Though America cultivates this cereal grass almost exclusively for fodder and bird seed, millet is a staple for almost 1⁄3 of the world's population, particularly in disadvantaged regions of Asia and Africa. There are many varieties of millet, most of which are rich in protein. Millet has a bland flavor that lends itself well as a background to other seasonings. It's prepared like rice by boiling it in water and is used to make hot cereal and dishes like pilaf. Ground millet is used as a flour to make puddings, breads and cakes. Millet can be found in Asian markets and natural food stores.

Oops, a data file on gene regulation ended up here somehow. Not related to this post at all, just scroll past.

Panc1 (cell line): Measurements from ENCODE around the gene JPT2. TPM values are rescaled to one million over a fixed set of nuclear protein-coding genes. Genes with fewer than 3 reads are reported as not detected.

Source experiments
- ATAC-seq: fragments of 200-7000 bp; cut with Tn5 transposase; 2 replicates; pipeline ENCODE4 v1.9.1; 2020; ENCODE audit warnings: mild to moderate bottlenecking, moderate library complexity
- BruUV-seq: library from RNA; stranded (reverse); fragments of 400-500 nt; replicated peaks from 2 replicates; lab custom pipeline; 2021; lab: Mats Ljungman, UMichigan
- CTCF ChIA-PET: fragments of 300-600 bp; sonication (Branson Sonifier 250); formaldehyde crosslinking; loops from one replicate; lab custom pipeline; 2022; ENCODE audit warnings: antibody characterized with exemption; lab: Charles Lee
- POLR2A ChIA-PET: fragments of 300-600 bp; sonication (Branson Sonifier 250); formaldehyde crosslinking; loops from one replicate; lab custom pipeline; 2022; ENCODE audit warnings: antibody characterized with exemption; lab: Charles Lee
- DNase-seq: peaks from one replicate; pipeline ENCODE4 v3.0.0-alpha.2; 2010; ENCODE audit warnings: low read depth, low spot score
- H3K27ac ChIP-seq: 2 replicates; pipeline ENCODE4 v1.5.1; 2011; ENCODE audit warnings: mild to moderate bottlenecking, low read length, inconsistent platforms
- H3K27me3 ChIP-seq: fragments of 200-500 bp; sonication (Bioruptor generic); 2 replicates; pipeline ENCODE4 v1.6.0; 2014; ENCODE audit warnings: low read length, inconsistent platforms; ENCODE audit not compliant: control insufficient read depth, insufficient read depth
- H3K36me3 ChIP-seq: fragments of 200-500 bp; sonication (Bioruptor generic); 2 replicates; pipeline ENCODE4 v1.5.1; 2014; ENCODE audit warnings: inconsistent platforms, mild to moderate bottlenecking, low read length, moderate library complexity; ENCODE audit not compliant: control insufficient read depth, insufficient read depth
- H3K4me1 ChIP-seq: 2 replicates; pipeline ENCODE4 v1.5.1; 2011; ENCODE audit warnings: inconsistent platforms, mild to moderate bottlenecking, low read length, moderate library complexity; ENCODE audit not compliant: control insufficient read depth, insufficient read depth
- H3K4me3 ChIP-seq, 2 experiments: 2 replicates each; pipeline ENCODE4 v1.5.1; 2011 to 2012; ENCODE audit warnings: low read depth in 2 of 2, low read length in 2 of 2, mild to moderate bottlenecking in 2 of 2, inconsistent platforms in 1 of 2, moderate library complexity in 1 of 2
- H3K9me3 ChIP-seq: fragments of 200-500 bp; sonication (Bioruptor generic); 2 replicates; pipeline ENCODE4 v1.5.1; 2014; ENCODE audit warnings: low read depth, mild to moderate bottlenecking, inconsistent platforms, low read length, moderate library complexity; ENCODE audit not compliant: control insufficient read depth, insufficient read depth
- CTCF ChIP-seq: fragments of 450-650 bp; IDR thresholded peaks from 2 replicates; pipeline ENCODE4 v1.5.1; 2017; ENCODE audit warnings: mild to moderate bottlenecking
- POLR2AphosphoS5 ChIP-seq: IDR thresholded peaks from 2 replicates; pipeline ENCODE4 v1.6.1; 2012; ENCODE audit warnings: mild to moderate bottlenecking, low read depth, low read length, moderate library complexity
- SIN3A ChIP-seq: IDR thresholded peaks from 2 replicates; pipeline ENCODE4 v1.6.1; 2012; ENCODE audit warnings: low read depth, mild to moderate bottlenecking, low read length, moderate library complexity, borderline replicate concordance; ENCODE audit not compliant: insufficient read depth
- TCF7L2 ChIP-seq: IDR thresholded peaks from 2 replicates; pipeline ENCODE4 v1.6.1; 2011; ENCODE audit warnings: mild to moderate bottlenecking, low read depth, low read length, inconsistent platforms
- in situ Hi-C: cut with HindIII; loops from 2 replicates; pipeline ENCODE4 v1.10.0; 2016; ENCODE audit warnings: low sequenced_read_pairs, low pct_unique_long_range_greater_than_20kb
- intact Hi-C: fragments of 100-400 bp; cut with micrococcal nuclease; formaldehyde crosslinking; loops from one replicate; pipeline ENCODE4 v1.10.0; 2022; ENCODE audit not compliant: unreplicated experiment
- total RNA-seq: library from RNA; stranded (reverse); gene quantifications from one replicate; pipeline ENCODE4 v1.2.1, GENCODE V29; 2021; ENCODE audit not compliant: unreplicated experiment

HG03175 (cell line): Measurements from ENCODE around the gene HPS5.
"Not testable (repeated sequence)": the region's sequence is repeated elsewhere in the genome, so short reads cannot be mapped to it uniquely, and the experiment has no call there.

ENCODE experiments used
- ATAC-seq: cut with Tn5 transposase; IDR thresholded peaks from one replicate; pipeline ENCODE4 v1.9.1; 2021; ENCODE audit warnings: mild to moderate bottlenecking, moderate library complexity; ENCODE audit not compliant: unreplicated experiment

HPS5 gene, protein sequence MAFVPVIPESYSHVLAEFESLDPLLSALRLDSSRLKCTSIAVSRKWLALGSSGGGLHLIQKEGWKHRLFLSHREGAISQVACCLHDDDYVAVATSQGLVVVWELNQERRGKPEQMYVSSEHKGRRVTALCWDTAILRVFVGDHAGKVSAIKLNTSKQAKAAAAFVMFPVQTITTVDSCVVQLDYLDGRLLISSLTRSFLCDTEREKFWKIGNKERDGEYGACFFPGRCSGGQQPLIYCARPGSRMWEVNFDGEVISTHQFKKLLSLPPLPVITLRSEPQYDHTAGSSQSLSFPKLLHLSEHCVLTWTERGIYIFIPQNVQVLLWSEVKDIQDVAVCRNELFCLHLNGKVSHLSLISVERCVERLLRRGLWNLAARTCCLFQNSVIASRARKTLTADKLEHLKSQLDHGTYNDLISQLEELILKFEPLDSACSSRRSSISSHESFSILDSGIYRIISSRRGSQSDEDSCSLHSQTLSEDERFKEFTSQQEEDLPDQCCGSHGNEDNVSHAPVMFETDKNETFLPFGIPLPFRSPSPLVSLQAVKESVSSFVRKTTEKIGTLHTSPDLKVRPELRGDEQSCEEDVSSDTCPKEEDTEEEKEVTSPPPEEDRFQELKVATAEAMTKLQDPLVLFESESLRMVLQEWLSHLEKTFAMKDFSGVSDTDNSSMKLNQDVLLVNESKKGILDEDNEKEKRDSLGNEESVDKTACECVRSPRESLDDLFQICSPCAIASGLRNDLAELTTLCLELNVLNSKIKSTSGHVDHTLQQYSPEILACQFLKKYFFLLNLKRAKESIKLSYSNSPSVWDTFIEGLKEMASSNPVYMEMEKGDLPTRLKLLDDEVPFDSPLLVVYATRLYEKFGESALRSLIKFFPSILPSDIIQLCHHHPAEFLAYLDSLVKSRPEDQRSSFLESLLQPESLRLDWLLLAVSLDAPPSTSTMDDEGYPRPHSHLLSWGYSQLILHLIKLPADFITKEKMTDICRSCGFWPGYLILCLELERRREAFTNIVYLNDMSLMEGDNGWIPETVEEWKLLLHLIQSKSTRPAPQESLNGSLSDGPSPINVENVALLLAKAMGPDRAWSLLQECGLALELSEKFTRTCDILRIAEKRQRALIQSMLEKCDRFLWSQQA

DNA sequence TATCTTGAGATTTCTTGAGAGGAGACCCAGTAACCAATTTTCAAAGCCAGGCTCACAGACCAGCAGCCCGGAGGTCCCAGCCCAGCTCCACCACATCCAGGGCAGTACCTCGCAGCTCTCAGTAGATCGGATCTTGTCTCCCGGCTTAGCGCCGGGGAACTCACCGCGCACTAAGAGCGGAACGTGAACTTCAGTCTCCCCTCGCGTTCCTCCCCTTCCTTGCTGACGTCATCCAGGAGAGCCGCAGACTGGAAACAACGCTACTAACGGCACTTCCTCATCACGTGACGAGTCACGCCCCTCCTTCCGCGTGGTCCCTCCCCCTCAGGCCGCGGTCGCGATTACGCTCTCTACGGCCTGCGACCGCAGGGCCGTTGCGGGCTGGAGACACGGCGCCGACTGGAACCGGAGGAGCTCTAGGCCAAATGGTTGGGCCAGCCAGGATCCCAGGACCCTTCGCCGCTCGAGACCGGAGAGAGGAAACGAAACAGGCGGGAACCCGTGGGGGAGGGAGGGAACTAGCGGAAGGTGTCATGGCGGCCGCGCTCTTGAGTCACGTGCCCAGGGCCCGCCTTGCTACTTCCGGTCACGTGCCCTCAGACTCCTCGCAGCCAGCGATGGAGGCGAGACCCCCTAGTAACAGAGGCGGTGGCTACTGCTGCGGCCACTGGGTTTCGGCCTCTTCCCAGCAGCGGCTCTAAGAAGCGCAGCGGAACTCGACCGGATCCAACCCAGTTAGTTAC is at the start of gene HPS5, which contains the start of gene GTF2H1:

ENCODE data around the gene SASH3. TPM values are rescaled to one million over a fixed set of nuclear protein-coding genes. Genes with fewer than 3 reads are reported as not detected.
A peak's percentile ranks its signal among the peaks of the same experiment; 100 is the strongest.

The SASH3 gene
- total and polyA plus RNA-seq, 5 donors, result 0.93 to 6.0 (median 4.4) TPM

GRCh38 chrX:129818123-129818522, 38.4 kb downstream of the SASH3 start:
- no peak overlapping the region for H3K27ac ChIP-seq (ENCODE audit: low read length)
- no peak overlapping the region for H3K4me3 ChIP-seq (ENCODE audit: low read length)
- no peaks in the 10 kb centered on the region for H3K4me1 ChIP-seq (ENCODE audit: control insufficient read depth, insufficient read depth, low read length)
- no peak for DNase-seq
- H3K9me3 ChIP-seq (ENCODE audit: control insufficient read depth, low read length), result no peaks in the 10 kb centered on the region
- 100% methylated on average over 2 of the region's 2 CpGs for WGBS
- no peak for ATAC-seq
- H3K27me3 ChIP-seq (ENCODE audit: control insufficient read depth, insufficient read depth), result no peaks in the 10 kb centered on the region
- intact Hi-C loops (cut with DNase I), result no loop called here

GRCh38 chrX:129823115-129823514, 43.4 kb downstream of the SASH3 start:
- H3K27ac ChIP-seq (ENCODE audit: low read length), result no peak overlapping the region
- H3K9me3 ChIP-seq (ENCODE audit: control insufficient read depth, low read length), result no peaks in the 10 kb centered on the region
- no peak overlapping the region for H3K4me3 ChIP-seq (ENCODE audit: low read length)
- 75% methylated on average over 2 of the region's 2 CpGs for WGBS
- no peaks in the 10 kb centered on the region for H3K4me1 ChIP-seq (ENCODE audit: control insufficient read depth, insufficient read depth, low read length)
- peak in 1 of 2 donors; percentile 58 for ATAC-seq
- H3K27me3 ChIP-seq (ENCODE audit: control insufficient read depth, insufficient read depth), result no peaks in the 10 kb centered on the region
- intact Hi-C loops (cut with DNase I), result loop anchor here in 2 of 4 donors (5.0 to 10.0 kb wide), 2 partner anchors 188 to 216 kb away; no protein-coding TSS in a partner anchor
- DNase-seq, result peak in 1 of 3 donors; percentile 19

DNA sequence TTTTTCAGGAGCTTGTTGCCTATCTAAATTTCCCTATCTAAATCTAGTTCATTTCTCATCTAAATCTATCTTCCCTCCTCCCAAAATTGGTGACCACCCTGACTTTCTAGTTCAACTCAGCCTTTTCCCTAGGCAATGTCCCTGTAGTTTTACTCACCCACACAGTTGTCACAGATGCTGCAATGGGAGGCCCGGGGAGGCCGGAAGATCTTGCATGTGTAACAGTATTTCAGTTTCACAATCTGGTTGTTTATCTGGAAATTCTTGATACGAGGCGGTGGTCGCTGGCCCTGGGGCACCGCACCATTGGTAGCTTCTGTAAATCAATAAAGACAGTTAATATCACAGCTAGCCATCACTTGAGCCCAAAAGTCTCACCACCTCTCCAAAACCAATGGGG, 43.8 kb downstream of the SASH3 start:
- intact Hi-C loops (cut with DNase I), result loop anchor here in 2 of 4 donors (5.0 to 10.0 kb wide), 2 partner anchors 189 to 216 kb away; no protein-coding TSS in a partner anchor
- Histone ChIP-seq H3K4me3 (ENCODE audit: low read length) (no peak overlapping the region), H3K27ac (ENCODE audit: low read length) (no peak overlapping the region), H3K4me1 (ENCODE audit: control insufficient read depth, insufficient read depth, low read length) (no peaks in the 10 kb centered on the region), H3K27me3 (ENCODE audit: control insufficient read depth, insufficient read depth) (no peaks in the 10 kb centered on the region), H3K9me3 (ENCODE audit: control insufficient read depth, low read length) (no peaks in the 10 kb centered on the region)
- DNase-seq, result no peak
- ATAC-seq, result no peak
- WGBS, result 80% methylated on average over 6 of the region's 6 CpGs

From The Food Lover's Companion, Fourth edition by Sharon Tyler Herbst and Ron Herbst. Copyright © 2007, 2001, 1995, 1990 by Barron's Educational Series, Inc.